Celebrity chef Jamie Oliver brings "Food Revolution" to US
British celebrity chef Jamie Oliver is bringing his crusade against unhealthy fare across the Atlantic with the debut of his US reality television show "Jamie Oliver's Food Revolution.
A pop icon of modern cooking, Oliver lands in Huntington, West Virginia - a town he has designated the unhealthiest town in America because of rampant obesity - promising to revolutionize how they eat.
Oliver preaches the gospel about the joys of fresh food lovingly prepared from scratch, in place of the cheap processed food that has contributed to America being one of the world's fattest nations.
The telegenic chef, 35, in his new TV program that debuts Friday for six episodes on ABC television, tries to help rid the town's inhabitants of their diet of hamburgers, hot dogs and pizza.
Oliver's claim to fame is having overhauled the lunch menus at schools across Britain.
He also enjoys food icon status, thanks to his books on the joys of simply-prepared food - a culinary style which earned him the nickname "The Naked Chef" on his BBC television cooking show.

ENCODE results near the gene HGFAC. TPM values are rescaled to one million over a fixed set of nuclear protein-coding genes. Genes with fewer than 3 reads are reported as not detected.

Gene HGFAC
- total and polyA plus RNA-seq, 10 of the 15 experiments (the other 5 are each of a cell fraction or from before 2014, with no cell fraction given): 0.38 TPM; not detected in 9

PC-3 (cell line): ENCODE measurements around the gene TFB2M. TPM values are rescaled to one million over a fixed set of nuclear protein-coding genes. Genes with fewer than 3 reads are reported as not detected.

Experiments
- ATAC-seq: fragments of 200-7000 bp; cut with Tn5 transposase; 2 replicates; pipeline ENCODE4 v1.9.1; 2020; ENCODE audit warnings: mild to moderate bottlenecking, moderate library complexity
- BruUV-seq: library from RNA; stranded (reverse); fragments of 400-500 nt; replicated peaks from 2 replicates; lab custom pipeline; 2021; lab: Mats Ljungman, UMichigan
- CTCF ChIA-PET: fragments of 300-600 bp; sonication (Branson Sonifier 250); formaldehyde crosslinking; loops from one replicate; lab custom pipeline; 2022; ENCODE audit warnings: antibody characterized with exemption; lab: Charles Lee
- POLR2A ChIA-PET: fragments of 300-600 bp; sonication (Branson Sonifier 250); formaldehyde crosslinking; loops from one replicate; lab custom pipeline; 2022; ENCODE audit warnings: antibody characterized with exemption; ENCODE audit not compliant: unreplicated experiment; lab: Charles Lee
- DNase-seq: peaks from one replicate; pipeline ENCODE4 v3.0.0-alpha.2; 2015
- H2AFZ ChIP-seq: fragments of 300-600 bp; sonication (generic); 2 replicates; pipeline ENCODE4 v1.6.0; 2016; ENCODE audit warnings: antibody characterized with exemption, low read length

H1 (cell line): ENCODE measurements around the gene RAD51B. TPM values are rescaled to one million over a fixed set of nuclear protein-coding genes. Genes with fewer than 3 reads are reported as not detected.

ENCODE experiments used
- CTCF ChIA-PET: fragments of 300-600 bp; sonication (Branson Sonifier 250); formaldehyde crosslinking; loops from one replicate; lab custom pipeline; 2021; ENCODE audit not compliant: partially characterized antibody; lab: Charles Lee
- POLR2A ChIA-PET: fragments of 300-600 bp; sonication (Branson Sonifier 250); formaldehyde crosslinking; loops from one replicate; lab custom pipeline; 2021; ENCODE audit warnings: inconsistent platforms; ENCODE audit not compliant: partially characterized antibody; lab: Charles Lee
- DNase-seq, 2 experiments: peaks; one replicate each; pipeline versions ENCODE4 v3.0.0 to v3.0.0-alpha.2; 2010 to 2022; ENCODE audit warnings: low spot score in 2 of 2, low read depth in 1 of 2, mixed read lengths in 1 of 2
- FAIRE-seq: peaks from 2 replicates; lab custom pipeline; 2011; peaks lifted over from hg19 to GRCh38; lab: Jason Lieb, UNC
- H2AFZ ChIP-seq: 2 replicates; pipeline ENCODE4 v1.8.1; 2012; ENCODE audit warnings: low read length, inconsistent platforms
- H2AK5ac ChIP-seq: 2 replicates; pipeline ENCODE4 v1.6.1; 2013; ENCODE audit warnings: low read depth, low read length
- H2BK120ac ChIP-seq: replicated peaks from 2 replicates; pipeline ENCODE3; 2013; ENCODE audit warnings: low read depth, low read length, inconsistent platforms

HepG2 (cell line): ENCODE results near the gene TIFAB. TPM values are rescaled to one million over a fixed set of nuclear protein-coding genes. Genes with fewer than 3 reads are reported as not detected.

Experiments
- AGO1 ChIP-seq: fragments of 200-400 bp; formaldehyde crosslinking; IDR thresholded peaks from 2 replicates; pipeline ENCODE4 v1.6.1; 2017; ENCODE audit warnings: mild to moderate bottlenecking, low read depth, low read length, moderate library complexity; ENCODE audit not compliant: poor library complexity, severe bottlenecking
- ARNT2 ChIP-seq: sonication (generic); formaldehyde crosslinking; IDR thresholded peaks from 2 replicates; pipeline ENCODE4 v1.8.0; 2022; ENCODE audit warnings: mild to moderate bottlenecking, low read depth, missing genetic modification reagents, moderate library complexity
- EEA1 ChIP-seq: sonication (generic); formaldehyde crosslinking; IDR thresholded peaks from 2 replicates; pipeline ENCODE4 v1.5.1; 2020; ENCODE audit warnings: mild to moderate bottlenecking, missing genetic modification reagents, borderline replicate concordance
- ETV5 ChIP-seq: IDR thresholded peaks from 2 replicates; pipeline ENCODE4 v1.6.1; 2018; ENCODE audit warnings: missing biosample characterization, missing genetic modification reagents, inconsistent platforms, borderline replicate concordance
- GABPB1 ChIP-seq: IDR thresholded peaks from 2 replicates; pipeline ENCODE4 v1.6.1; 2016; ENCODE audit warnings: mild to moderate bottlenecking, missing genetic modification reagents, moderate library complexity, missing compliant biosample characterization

Oliver plans to teach the community how to prepare healthy meals that "don't cost the earth," homing in during the first episode on an elementary school cafeteria.
He also spends time with an overweight but poorly nourished Huntington family, hoping to effect a culinary makeover.
"This food will kill your kids," he tells one mother, condemning the family's diet of fried and fatty junk food, as her eyes fill with tears.
His message, delivered in his broad Cockney accent, is that good food is a God-given right: every child has the right to fresh, nutritious school meals, and every family deserves honest, wholesome food.
Along the way, in time tested reality television tradition, Oliver confronts strong resistance from Huntington residents.
They are stuck in their ways and disinclined to change, but presumably will be made to see the light by the time the closing credits roll during the show's final episode.
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